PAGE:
Gene Lyons examines the terrible costs of denying climate change in his new column, “The Terrible Victory Of Global Warming Deniers:”
At the expense of being tedious, from a climatological perspective, 2011 was a real killer—both figuratively and literally. If not quite so hot as 2010, which tied 1998 for the warmest in recorded history, it’s likely to end up among the top ten, all occurring over the past fifteen years according to the World Meteorological Organization.
Extreme weather plagued much of the world. Drought in East Africa has caused mass starvation; catastrophic floods came to Thailand, southern Africa and Australia. Winter temperatures across Russia averaged 4 degrees Celsius (roughly 9 degrees Fahrenheit) above average. Arctic sea ice was the second lowest on record.
Closer to home, extreme drought and wildfires turned Texas and adjacent southwestern states into a living hell last summer. In Texas alone, 3 million acres burned up. Conditions haven’t improved much since. Cattlemen wonder if their way of life can be sustained there very much longer. F5 Tornadoes destroyed huge swaths of Tuscaloosa, Alabama and Joplin, Missouri. In August, Vermont and upstate New York suffered record hurricane damage—Vermont!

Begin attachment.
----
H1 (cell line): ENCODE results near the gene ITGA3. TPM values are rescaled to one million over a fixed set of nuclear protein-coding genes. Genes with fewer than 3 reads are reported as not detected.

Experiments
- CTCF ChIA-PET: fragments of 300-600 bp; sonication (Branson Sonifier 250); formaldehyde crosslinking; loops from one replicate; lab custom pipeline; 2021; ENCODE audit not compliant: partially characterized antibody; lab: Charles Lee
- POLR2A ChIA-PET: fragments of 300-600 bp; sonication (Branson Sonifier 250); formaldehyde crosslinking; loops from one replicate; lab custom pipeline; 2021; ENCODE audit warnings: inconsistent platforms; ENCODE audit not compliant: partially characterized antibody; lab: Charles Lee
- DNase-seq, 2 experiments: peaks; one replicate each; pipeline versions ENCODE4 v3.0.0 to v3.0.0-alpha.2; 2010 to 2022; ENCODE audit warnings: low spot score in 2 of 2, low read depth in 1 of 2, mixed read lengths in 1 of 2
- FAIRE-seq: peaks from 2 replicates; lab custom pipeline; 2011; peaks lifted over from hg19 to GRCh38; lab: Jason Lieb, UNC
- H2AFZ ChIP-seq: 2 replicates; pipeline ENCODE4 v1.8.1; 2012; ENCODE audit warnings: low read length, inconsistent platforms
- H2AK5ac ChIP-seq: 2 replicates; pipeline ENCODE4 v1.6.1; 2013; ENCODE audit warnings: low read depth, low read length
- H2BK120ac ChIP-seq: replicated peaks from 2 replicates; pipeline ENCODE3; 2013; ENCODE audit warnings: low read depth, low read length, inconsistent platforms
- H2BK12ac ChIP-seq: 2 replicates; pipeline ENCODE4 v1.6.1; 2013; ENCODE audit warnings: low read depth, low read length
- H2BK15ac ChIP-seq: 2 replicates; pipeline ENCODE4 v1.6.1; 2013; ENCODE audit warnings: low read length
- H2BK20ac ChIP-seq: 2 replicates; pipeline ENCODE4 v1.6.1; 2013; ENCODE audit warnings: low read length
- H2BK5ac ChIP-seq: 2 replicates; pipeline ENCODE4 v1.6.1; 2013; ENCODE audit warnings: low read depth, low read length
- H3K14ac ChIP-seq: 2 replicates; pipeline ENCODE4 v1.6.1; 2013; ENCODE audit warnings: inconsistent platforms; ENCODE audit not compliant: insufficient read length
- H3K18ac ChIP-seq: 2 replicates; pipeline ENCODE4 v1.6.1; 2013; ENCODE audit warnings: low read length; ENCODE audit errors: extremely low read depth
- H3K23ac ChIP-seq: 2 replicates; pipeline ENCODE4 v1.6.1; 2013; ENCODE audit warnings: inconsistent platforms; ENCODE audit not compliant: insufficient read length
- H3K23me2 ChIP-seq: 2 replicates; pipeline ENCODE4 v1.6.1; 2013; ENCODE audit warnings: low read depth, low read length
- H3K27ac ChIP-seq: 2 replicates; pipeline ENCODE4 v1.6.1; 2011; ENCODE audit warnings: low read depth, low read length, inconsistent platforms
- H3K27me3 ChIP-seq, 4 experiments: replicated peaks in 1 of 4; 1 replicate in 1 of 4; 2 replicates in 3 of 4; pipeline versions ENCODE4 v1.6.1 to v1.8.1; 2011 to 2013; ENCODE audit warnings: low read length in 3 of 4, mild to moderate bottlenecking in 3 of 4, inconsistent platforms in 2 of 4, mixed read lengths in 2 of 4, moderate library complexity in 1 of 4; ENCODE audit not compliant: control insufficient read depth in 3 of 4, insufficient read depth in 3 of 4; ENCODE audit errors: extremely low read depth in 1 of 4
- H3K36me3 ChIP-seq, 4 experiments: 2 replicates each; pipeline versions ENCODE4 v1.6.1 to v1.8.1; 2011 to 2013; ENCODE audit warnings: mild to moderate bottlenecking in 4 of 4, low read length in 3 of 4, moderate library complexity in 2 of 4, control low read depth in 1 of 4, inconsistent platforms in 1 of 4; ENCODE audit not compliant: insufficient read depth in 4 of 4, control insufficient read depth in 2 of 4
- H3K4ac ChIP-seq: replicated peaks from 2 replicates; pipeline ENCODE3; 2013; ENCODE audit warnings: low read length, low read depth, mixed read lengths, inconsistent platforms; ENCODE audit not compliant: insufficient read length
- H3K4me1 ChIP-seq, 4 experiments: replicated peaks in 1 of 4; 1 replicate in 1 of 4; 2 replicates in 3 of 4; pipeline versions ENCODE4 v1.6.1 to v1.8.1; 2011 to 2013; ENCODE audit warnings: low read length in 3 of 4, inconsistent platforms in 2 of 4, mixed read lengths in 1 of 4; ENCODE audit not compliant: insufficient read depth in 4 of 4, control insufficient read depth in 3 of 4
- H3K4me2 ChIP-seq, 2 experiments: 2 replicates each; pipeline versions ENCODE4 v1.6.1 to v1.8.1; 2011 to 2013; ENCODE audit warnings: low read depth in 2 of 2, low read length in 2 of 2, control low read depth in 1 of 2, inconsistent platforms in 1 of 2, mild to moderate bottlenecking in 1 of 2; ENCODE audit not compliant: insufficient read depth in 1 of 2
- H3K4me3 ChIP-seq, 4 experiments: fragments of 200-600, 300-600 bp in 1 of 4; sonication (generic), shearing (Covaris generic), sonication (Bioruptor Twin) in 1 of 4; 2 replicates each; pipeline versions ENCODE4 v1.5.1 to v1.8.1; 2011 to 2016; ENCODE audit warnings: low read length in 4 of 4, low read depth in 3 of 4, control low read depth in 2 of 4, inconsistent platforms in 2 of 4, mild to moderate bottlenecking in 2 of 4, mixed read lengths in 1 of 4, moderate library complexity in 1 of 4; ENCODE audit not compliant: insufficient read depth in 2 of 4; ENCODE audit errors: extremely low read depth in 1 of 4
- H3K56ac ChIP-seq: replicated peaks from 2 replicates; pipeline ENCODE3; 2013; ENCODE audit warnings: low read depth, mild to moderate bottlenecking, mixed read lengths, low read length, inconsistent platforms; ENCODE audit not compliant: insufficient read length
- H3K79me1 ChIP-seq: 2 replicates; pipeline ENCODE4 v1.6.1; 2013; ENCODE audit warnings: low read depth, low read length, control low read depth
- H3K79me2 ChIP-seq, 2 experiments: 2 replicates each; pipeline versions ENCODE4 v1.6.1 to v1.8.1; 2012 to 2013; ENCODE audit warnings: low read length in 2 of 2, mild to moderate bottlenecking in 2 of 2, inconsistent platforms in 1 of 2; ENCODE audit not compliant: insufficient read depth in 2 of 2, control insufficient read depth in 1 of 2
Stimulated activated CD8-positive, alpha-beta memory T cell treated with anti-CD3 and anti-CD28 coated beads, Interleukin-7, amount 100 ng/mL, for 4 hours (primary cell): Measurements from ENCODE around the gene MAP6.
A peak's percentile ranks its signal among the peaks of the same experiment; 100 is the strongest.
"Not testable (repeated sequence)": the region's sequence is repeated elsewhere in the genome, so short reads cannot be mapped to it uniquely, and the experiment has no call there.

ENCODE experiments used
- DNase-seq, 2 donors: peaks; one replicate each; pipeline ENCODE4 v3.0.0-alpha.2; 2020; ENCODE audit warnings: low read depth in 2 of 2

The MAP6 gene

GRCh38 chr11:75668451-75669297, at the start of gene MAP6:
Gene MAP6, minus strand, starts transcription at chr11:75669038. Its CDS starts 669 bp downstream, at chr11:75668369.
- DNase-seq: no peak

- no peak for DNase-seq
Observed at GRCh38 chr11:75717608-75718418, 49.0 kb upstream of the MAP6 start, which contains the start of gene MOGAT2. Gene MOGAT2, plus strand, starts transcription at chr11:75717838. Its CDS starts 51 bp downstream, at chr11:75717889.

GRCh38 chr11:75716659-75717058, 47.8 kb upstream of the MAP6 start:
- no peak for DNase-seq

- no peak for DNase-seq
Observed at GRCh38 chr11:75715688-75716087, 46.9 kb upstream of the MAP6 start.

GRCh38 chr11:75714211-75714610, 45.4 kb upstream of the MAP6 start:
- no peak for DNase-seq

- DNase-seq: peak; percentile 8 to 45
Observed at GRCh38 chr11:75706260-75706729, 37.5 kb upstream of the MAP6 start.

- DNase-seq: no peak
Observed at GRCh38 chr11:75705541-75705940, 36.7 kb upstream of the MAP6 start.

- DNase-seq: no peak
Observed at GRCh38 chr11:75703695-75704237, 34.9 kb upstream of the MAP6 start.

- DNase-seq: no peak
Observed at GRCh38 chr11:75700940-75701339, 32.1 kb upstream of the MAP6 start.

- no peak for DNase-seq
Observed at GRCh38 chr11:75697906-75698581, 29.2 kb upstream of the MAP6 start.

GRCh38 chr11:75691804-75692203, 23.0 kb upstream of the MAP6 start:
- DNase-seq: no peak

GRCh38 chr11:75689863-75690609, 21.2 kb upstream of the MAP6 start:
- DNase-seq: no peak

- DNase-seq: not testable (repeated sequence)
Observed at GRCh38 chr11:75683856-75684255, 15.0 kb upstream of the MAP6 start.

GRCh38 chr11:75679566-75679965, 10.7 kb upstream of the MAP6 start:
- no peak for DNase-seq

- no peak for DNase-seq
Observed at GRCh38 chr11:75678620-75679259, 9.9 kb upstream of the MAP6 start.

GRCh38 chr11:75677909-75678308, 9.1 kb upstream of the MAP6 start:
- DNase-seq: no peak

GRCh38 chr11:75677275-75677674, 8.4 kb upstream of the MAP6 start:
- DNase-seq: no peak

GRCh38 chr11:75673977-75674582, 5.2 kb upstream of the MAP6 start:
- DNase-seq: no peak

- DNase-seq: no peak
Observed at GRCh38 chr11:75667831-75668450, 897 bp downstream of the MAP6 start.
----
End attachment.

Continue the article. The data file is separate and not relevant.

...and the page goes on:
So what else is new? When it comes to climate change, it appears that the stronger the evidence, the weaker the response. Recent United Nations climate talks in Durban, South Africa accomplished little but to postpone things until 2015. Then negotiators will try to devise what the Washington Post called “global climate pact with legal force, applying to all nations.”
What with China, India and the United States resisting binding limits to greenhouse gas emissions, the odds seem remote that can happen.